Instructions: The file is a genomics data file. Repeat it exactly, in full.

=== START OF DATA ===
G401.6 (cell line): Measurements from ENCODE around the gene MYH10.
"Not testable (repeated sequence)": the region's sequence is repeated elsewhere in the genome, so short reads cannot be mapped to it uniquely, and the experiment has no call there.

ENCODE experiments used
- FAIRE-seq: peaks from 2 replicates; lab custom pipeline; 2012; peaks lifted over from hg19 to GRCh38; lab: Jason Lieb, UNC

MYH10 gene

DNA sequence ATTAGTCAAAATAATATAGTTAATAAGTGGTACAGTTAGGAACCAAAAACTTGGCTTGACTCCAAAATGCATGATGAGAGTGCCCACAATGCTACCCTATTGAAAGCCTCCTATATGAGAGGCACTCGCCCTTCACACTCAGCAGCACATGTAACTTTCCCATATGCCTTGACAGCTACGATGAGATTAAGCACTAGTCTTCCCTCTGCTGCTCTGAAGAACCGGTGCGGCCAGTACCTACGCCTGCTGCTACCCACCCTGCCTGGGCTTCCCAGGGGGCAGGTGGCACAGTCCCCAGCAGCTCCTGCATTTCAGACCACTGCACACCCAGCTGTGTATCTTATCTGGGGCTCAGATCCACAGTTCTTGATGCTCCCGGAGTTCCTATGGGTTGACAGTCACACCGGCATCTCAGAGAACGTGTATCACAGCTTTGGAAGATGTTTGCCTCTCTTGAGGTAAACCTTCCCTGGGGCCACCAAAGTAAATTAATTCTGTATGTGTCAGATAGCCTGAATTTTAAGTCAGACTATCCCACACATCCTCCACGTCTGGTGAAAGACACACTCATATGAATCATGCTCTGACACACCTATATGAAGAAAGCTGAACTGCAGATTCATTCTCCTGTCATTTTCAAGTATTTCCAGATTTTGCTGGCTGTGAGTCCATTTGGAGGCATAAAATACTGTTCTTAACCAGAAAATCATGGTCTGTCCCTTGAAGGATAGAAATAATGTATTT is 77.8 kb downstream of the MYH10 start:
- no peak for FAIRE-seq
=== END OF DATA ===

G401.6 (cell line): Measurements from ENCODE around the gene MYH10.
"Not testable (repeated sequence)": the region's sequence is repeated elsewhere in the genome, so short reads cannot be mapped to it uniquely, and the experiment has no call there.

ENCODE experiments used
- FAIRE-seq: peaks from 2 replicates; lab custom pipeline; 2012; peaks lifted over from hg19 to GRCh38; lab: Jason Lieb, UNC

MYH10 gene

DNA sequence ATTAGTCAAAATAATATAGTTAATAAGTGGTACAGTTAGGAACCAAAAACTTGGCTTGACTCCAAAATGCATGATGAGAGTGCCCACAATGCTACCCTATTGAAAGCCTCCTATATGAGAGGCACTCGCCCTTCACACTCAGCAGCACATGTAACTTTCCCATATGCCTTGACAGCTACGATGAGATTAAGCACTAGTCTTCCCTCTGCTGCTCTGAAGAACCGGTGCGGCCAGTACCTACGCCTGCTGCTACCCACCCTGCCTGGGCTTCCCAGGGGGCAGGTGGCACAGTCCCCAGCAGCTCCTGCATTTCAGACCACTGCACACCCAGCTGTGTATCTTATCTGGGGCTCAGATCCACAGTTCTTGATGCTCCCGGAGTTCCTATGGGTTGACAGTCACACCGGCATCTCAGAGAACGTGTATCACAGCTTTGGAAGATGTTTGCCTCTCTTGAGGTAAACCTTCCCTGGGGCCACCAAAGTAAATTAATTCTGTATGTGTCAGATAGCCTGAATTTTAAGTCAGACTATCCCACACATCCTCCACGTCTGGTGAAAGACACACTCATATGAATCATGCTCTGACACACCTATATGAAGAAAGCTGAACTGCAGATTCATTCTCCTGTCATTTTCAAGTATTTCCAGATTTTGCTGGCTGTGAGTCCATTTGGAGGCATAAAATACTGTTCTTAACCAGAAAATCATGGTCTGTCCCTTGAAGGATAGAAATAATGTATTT is 77.8 kb downstream of the MYH10 start:
- no peak for FAIRE-seq